Daily Readings for Mass.
(Liturgical Calendar for Ireland, 2019)

19 February. Tuesday, Week 6

1st Reading: Genesis 6:5-8; 7:1-5, 10

The universal flood; the Lord's regret at creating the human race

The Lord saw that the wickedness of humankind was great in the earth, and that every inclination of the thoughts of their hearts was only evil continually. And the Lord was sorry that he had made humankind on the earth, and it grieved him to his heart. So the Lord said, "I will blot out from the earth the human beings I have created, people together with animals and creeping things and birds of the air, for I am sorry that I have made them." But Noah found favour in the sight of the Lord.

Then the Lord said to Noah, "Go into the ark, you and all your household, for I have seen that you alone are righteous before me in this generation. Take with you seven pairs of all clean animals, the male and its mate; and a pair of the animals that are not clean, the male and its mate; and seven pairs of the birds of the air also, male and female, to keep their kind alive on the face of all the earth. For in seven days I will send rain on the earth for forty days and forty nights; and every living thing that I have made I will blot out from the face of the ground." And Noah did all that the Lord had commanded him. And after seven days the waters of the flood came on the earth.

Psalm 28:1-4, 9-10

Response: The Lord will bless his people with peace.

O give the Lord you sons of God,
  give the Lord glory and power;
  give the Lord the glory of his name.
  Adore the Lord in his holy court. (R./)

The Lord's voice resounding on the waters,
  the Lord on the immensity of the waters;
  the voice of the Lord, full of power,
  the voice of the Lord, full of splendour. (R./)

The God of glory thunders.
  In his temple they all cry: 'Glory.'
The Lord sat enthroned over the flood;
  the Lord sits as king for ever. (R./)

Gospel: Mark 8:14-21

Jesus is amazed at the blindness of his disciples

The disciples had forgotten to bring any bread; and they had only one loaf with them in the boat. Then Jesus gave them this warning, "Watch out, beware of the yeast of the Pharisees and the yeast of Herod." They said to one another, "It is because we have no bread." And becoming aware of it, Jesus said to them, "Why are you talking about having no bread? Do you still not perceive or understand? Are your hearts hardened? Do you have eyes, and fail to see? Do you have ears, and fail to hear? And do you not remember? When I broke the five loaves for the five thousand, how many baskets full of broken pieces did you collect?" They said to him, "Twelve." "And the seven for the four thousand, how many baskets full of broken pieces did you collect?" And they said to him, "Seven." Then he said to them, "Do you not yet understand?"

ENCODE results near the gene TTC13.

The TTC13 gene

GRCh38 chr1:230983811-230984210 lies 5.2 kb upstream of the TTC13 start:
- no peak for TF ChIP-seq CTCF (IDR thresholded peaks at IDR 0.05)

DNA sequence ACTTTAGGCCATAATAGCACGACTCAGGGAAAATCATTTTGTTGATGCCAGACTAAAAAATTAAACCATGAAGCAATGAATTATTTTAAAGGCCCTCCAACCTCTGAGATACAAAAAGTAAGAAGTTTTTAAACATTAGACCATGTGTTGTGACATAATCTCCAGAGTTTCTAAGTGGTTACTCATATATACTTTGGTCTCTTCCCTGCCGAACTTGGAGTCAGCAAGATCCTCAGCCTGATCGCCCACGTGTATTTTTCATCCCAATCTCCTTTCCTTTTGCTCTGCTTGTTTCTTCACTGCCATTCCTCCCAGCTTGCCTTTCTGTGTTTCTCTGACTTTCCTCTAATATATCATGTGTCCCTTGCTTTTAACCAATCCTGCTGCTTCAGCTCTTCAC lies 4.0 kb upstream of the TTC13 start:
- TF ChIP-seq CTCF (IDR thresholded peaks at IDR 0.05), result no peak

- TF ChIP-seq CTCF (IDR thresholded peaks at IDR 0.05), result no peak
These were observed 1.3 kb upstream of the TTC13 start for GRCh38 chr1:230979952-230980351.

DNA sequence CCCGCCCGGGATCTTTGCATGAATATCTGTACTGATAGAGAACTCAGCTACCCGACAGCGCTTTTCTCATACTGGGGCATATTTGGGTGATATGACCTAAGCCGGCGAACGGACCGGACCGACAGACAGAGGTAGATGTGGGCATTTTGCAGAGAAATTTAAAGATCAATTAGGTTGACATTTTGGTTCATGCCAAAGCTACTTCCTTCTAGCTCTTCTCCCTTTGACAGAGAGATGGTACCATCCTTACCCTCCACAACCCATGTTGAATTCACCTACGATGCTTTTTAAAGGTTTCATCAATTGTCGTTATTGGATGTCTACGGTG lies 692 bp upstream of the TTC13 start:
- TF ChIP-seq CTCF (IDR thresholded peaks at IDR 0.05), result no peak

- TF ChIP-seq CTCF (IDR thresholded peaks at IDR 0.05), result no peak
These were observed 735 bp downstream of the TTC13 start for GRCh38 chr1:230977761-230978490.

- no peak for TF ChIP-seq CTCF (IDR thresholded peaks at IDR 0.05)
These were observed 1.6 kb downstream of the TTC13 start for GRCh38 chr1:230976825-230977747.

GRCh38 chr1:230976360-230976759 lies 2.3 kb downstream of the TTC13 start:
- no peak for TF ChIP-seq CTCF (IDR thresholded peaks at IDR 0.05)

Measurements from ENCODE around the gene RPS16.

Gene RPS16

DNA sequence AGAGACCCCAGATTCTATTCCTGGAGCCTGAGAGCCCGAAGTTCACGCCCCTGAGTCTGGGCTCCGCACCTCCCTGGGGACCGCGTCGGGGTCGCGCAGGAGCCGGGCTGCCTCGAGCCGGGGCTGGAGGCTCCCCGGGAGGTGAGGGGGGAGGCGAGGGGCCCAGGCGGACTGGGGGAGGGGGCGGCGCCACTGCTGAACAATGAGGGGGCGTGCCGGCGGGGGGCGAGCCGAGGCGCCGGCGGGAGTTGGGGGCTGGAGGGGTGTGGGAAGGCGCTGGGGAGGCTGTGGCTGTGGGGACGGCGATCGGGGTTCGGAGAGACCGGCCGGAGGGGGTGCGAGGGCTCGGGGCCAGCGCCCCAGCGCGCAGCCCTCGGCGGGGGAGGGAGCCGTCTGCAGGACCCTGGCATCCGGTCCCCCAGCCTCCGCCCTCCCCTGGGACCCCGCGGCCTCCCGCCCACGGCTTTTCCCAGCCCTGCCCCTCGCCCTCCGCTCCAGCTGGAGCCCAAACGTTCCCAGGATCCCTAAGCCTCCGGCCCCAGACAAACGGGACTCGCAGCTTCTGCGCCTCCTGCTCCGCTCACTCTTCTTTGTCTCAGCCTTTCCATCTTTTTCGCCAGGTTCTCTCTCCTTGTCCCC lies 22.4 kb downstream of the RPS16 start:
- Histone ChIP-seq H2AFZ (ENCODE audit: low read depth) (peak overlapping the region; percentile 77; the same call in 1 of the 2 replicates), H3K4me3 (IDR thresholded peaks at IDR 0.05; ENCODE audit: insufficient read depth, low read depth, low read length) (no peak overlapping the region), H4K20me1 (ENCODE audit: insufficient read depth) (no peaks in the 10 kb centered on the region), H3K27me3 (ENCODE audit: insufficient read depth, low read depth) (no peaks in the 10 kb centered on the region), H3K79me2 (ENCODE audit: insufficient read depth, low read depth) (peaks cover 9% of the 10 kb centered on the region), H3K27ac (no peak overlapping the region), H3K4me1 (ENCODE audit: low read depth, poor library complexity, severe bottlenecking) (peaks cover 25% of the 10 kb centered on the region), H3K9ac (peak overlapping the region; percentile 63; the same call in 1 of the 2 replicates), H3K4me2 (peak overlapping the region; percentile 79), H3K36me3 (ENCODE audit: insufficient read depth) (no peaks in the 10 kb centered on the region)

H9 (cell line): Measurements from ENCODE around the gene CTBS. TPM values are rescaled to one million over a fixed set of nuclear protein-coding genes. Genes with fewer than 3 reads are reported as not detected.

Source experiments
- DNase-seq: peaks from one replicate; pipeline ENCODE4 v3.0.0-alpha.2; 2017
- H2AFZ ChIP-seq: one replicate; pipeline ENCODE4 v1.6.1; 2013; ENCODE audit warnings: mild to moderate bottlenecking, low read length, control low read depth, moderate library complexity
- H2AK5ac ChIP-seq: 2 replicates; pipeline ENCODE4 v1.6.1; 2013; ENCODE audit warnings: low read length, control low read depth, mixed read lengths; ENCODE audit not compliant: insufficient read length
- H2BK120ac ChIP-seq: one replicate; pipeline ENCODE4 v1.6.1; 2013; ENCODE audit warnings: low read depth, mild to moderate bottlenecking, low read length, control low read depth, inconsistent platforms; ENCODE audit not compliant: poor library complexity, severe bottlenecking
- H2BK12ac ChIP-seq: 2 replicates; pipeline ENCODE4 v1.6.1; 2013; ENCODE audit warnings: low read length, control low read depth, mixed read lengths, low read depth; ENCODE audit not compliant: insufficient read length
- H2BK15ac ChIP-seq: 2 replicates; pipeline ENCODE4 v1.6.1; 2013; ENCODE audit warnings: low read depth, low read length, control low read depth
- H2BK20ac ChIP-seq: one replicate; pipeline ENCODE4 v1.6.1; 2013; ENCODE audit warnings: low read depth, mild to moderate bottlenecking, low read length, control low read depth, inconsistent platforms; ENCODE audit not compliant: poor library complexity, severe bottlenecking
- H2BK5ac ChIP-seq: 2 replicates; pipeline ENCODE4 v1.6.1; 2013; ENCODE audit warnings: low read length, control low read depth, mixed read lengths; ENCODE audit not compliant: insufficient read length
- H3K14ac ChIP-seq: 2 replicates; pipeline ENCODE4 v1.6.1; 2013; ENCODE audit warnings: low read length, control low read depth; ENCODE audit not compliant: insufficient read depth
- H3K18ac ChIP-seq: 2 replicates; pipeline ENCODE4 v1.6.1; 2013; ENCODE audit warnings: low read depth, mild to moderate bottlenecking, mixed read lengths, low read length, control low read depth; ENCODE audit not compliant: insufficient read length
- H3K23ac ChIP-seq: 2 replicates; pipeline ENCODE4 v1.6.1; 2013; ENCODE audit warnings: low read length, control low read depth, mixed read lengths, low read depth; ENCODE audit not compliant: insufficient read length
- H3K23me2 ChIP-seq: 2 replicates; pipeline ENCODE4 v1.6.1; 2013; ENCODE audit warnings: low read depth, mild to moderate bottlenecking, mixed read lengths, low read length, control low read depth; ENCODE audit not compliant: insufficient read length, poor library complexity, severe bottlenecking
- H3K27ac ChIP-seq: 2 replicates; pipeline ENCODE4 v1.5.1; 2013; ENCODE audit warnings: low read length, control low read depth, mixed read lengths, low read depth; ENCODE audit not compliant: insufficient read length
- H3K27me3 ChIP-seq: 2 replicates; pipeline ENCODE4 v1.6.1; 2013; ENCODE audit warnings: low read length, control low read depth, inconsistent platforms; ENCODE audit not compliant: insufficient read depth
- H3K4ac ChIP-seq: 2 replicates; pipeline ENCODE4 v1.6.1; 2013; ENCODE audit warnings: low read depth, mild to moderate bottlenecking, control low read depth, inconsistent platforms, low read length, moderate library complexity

A Word Deeply Rooted

On first reading today's texts are about external things: Noah escapes from the flood that covered the earth while in Mark the disciples are worried that they have too little bread, as they set sail across the Sea of Galilee. Our own reflections, and our theology also, must also begin from what is visible and tangible. It is the sight of the poor and the oppressed that stirs us into considering what place or purpose suffering may have in the wise providence of God. The behaviour of the people in Noah's time provoked regret in God's heart and that phrase in Genesis raises all sorts of theological problems: how can God regret? Did he see the creation of mankind as a mistake? Is there room for change in the divine mind? Similarly in the gospel Jesus;' response to the disciples turns into a volley of questions which evinces surprise on Jesus;' part that his followers acted as they did: "Do you still not see or comprehend? Are your minds completely blind? Have you eyes but no sight, ears but no hearing? Do you not remember how I broke the five loaves, ?" The gospel ends on the question: "Do you still not understand?"

We begin with the externals but we must go beyond them too. Biblical interpretation must not get bogged down arguing about the externals, as in the case of Noah's flood: did it really cover the earth? Could all those animals have been contained within the ark? etc. Even if archaeology suggests that mammoth floods swept across large areas in Mesopotamia and gave rise to various flood sagas, these stories show people struggling with theological issues too. The flood story in Genesis begins with the dispositions of the human heart; for when the Lord saw how much wickedness was on earth, and how no human desire was even anything but evil, he regretted having made man, "and his heart was grieved." The Scriptures move from external actions to human desires and to regret in God's heart.

Disciples like ourselves

In the gospel today, Jesus seems very frustrated with is own disciples. In spite of all he has said and done in their presence, they do not really understand who he is or what he is about. They misunderstand his words and do not see the real significance of his deeds, such as his feeding of the multitudes. Worse is to come of course. They not only misunderstand Jesus, but they will eventually abandon him. Mark, the evangelist, gives quite a negative portrayal of the disciples in his gospel. Yet, these are the very disciples that Jesus keeps faith with. Mark's gospel ends with the words of the young man from the tomb, "Go, tell his disciples and Peter that Jesus is going ahead of you to Galilee, there you will see him, just as he told you." After their failure, Jesus met with his disciples again in Galilee to renew their call. The gospel of Mark proclaims that Jesus is faithful to us, even when we are less that faithful to him. He goes ahead of us into all the places we journey to and find ourselves in. He is always there, ahead of us, calling us to begin again after we have failed. St Paul puts this very simply, "if we are faithless, he remains faithful."